Through the years, we’ve chosen to keep our children in church with us rather than sending them off to age graded groups. It’s a decision we can say we’ve been glad we made and stuck by even though others often misunderstood our intentions.
We felt it was important for our children to be together as a family while we worshiped the Lord. We found that they absorbed a lot more from being in the adult service than we ever expected even as very young children. We always saw the family as the primary place for spiritual training and as such was the place we chose to teach our children Scripture memory, doctrine and character building. We would gear their memory verses to character needs we saw in their own lives as individuals. Although not opposed to such programs as Awana for others, we felt it was not the best choice for our children. Our oldest son was an excellent ‘memorizer’ and we felt sure he would win lots of awards competing with others, but strongly felt it would become a stumbling block for him, as it would be a temptation to build pride in his life. For others, not so quick to learn, we didn’t want them to feel they didn’t measure up. The goal of learning Scripture is to change our lives to be more like Jesus, not to compete for prizes.
So, the question has been asked of us, “How did you train your kids to sit still in church? Are they just naturally cooperative?” Training is the key and no, they weren’t naturally cooperative. They were all different, just like your kids are. Funny, but often the most squirmy, active children would actually fall asleep if you could get them to be still for 5 minutes.
We began “playing church” at home. We had training sessions where we sat the kids on the sofa and pretended to be in church. Sometimes one of the kids would be the song leader or the pastor, but our goal was to prepare them in advance for how to act properly in that situation. Little ones need to learn that they can sit still for an extended period of time. We would begin by having them sit perfectly still for short amounts of time, 1-2 minutes and reward them, gradually working up to longer periods of stillness. For some kids, you have to show them they can actually do it!!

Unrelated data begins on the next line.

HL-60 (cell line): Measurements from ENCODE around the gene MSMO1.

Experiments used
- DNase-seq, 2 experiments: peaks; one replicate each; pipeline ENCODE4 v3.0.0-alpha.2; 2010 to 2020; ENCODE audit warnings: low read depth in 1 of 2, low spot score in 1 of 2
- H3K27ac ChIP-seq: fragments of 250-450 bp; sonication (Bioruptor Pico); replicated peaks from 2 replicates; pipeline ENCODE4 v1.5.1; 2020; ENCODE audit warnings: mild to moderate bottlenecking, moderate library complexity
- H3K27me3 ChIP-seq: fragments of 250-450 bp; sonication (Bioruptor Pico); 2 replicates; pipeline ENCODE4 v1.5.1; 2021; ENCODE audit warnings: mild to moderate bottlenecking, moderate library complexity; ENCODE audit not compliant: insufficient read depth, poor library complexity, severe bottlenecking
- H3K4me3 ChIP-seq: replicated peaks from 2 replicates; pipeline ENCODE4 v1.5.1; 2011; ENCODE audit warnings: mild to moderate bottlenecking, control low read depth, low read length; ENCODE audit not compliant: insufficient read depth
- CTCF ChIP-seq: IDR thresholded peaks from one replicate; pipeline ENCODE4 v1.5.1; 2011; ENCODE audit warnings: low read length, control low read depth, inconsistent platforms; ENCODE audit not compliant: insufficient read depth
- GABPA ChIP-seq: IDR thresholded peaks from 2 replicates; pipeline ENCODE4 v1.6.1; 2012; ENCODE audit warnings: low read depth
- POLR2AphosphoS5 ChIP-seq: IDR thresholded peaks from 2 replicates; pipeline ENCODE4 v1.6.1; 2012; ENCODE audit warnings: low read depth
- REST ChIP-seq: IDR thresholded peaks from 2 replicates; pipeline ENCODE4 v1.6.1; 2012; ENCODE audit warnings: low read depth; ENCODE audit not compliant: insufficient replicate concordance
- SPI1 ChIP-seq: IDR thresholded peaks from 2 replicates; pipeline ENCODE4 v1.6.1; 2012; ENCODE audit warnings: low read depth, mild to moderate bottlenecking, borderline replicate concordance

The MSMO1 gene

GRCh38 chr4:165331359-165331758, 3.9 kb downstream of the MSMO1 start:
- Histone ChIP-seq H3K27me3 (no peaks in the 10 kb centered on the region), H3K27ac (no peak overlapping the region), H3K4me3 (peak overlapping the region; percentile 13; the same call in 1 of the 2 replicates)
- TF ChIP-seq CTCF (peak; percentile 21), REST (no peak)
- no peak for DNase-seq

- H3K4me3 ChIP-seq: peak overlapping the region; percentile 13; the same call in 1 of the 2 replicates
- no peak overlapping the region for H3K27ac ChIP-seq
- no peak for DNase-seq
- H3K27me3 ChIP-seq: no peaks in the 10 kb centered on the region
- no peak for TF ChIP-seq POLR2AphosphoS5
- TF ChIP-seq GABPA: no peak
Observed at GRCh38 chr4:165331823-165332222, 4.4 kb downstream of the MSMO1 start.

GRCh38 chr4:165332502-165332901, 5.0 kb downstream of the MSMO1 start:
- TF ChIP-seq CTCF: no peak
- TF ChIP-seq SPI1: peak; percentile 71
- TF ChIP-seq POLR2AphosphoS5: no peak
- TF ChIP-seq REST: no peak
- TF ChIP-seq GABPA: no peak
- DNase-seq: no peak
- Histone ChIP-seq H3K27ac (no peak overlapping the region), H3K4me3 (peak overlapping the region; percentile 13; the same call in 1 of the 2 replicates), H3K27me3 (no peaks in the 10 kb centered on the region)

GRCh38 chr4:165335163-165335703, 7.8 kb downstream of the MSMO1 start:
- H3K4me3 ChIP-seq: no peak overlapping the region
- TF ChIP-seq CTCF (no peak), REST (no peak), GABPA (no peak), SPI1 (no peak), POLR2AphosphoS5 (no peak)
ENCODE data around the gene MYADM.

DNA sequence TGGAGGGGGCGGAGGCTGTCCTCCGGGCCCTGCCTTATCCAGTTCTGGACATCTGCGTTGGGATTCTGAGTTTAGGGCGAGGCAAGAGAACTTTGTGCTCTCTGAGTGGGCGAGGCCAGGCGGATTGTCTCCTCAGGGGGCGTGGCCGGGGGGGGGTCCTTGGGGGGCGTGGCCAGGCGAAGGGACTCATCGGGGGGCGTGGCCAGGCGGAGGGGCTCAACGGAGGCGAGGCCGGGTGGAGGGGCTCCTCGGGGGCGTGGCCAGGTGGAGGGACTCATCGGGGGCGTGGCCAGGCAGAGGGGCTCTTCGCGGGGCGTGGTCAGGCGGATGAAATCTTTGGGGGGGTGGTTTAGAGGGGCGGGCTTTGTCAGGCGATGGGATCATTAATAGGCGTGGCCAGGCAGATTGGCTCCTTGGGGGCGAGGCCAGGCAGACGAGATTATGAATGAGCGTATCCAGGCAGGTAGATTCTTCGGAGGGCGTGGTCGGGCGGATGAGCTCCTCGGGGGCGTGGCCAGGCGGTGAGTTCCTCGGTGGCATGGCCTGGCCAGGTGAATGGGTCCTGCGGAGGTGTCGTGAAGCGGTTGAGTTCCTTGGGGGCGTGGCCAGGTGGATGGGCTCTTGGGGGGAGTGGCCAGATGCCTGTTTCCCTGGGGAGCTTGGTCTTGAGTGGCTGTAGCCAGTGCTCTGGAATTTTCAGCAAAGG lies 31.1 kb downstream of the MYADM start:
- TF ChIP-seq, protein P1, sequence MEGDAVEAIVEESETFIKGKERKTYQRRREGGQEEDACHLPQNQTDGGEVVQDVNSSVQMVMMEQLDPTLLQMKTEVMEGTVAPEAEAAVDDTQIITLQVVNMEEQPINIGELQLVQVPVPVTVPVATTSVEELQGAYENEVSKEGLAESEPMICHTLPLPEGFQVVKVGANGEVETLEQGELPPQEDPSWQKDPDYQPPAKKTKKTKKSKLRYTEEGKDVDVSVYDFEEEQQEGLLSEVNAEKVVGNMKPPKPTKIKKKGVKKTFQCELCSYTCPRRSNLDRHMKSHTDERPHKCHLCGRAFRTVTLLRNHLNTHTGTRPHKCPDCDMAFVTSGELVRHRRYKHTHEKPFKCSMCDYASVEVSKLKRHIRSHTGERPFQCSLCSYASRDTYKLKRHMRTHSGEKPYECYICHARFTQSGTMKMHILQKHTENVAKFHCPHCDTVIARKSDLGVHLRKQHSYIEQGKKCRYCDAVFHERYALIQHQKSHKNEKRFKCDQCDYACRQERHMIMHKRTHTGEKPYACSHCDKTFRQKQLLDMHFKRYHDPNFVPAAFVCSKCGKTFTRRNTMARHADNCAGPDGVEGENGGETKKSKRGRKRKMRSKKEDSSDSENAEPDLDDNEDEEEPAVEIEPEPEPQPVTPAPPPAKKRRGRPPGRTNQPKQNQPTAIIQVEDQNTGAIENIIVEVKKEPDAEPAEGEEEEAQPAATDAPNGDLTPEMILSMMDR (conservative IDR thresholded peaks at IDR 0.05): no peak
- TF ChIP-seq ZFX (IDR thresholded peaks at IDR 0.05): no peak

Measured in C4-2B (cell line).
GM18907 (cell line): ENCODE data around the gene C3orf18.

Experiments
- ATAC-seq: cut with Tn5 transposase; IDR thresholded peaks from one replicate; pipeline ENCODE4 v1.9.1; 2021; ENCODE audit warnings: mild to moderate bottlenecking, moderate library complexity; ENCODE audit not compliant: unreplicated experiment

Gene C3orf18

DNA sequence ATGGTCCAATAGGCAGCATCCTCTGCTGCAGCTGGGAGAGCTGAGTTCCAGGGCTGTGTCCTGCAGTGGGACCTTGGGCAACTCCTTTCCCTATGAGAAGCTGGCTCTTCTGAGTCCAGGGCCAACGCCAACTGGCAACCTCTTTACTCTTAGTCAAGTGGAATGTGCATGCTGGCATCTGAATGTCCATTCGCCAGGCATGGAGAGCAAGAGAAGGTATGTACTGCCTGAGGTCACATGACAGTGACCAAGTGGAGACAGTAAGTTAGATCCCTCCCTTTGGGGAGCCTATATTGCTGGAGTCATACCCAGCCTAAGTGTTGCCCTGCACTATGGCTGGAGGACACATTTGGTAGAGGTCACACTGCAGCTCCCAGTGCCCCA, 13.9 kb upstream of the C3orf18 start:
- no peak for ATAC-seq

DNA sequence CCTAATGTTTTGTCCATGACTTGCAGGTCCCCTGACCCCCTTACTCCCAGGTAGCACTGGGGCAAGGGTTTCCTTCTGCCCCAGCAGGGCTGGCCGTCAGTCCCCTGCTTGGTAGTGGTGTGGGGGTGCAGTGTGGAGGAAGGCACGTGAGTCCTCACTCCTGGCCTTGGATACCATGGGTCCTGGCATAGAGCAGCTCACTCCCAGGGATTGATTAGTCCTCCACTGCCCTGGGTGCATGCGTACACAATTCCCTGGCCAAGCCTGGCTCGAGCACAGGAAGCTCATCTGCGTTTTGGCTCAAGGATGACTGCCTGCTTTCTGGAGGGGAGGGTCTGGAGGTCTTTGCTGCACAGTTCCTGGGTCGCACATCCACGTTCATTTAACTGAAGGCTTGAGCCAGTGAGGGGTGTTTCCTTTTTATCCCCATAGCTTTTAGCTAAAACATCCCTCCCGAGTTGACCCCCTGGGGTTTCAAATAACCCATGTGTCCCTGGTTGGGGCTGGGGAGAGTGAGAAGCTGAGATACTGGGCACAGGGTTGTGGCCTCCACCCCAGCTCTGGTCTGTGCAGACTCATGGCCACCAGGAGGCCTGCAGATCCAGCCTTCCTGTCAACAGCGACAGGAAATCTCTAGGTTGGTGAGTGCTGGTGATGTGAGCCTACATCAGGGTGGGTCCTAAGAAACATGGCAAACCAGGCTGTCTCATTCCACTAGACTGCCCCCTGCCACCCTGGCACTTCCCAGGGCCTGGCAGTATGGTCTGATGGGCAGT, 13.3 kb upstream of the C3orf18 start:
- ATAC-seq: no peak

We provided “quiet time” activities for them to use during church time. The Busy Bible (See above post)) was, and is, one of our very favorites, as they were learning Bible stories as well as staying busy, quietly. If one of pieces dropped, it made no noise!! We gave each a special “church bag” filled with these activities and a quiet snack although we tried to have them to simply sit still some of the time for each service and listen to the pastor. It was great when, as would often happen, one of them would whisper, “Mommy, he just said one of my verses!”
Our daughter-in-law Dusty has Luke ask the pastor each week what his text will be for the following week .She then reads it to Luke during the week and sometimes makes visuals such as the talents told of in Scripture. Luke used to not enjoy being in church, but this made him look forward to hearing the pastor read verses he was familiar with.
As our children grew older, we sometimes had them take notes from the sermon. Kelley (now age 12)now has her own journal that she brings to church to take notes in. We don’t regret our decision to train our children in this manner. I think it has given them a more serious regard for things of the Lord to be in church with the adults.